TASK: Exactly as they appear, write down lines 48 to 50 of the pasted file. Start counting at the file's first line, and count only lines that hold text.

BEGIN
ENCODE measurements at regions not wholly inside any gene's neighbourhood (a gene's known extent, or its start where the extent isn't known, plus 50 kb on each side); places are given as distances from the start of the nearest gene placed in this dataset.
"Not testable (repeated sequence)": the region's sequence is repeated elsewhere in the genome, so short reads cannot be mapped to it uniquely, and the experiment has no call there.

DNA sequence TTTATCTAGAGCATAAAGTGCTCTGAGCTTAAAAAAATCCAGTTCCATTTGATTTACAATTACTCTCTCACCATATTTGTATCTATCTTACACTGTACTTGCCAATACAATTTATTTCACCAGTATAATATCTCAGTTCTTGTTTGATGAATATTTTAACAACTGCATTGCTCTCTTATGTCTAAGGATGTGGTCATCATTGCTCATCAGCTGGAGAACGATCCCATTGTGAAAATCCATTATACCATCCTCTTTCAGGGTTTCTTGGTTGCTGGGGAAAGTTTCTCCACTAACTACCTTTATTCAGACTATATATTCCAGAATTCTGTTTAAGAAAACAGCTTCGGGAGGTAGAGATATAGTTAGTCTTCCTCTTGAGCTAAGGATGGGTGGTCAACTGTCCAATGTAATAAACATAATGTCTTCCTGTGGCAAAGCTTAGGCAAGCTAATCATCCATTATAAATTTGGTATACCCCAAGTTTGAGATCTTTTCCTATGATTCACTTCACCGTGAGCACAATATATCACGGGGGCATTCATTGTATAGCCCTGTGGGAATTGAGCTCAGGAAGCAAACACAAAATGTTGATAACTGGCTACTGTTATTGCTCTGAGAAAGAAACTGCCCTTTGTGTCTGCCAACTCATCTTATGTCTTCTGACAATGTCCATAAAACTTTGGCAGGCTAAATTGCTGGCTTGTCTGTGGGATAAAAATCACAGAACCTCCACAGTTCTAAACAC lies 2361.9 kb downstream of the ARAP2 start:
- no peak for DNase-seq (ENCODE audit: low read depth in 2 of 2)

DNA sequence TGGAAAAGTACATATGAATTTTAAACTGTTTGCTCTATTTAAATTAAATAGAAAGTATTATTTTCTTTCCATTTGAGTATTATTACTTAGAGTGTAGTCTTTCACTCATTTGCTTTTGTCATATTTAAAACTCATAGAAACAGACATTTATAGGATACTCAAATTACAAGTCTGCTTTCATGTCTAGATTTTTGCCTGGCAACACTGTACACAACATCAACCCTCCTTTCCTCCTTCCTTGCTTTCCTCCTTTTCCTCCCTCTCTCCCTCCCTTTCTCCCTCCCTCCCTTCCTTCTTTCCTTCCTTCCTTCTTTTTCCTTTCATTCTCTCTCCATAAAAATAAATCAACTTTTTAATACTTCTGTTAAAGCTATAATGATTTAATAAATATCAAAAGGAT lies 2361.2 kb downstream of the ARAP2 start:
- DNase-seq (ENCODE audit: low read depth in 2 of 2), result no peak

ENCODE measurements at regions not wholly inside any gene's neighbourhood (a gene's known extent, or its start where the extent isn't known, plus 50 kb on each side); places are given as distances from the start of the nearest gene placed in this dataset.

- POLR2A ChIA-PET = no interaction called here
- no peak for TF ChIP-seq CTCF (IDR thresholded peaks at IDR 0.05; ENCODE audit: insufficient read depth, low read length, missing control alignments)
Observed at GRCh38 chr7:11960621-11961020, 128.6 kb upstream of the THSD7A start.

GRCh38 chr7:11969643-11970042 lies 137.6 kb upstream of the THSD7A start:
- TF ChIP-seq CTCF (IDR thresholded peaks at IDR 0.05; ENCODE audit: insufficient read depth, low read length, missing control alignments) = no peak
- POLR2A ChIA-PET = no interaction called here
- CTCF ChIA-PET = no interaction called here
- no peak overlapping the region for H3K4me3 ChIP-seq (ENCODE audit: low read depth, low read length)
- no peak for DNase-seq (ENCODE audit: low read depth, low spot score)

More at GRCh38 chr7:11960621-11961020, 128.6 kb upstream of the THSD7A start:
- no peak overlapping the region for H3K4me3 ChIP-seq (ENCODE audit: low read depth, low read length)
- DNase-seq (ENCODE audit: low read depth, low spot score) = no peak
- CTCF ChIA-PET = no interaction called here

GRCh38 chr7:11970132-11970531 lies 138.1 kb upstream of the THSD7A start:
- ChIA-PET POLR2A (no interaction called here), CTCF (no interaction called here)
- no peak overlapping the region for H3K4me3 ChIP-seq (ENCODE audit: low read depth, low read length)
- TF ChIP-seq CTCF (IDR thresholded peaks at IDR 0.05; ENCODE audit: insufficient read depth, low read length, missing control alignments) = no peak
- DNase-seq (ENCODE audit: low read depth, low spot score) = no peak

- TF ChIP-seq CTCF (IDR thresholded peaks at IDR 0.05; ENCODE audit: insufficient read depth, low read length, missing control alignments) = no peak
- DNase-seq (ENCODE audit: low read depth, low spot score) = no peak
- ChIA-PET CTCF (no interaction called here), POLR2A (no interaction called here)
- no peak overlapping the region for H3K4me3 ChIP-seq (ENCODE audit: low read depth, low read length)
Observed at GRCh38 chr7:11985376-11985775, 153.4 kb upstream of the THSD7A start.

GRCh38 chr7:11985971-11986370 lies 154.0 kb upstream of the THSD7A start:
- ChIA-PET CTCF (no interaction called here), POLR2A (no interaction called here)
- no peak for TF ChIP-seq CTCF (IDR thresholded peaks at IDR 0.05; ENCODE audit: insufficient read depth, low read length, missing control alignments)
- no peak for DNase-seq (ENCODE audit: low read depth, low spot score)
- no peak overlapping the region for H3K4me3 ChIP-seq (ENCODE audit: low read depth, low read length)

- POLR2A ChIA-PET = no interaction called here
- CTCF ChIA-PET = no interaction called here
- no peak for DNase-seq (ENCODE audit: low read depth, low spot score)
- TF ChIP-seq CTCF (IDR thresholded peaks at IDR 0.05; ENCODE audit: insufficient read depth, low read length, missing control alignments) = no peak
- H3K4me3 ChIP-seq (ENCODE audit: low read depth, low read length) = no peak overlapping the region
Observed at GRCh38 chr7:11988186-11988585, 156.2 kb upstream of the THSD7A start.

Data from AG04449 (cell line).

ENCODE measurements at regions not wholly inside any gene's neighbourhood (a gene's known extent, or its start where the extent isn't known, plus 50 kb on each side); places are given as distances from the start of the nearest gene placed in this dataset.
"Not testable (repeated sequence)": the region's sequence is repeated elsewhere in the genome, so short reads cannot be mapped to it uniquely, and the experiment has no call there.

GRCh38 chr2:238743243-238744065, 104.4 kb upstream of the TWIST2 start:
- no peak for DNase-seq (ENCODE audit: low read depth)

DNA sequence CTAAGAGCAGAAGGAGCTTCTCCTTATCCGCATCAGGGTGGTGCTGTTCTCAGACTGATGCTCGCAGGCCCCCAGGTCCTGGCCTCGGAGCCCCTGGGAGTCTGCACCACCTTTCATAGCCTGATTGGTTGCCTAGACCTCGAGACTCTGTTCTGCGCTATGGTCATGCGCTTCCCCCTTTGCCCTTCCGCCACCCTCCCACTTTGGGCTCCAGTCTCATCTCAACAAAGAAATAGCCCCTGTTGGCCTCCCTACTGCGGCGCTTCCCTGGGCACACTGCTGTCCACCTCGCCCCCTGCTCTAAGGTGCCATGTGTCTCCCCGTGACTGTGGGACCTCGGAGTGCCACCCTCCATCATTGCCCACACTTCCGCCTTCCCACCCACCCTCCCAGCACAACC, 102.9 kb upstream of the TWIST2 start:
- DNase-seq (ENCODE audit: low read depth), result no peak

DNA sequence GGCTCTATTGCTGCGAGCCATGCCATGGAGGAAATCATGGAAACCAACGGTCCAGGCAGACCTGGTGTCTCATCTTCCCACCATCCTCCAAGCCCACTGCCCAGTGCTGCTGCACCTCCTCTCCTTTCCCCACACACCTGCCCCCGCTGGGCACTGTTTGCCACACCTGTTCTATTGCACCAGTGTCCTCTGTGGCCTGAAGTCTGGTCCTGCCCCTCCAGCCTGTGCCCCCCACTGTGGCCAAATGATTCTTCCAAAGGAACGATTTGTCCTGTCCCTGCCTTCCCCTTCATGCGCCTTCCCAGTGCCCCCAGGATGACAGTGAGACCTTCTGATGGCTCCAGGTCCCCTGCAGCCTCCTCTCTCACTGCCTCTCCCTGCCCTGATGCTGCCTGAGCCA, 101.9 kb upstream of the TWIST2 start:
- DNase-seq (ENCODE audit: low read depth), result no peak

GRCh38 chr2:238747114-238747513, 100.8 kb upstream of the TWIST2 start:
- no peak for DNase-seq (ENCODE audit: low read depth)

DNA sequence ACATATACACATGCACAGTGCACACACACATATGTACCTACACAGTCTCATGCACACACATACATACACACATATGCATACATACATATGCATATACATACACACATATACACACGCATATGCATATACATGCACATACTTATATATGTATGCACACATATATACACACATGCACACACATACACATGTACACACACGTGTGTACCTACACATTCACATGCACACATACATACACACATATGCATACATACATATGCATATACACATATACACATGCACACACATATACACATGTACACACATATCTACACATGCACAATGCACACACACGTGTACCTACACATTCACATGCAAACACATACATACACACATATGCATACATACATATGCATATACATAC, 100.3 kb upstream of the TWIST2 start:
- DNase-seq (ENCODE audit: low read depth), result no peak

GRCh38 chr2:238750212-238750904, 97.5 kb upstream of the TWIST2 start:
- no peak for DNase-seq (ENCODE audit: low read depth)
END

- DNase-seq (ENCODE audit: low read depth), result no peak

DNA sequence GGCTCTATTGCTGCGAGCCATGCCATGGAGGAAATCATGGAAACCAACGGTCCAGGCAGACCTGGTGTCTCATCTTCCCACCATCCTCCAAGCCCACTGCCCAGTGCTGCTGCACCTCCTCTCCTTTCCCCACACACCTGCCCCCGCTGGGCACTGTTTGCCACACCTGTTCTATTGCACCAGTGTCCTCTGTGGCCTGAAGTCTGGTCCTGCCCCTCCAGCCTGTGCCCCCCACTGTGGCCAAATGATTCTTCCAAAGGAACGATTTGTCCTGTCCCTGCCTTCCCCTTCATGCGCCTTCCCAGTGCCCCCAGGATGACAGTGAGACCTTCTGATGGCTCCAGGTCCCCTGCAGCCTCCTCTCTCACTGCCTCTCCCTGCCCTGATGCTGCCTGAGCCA, 101.9 kb upstream of the TWIST2 start:
- DNase-seq (ENCODE audit: low read depth), result no peak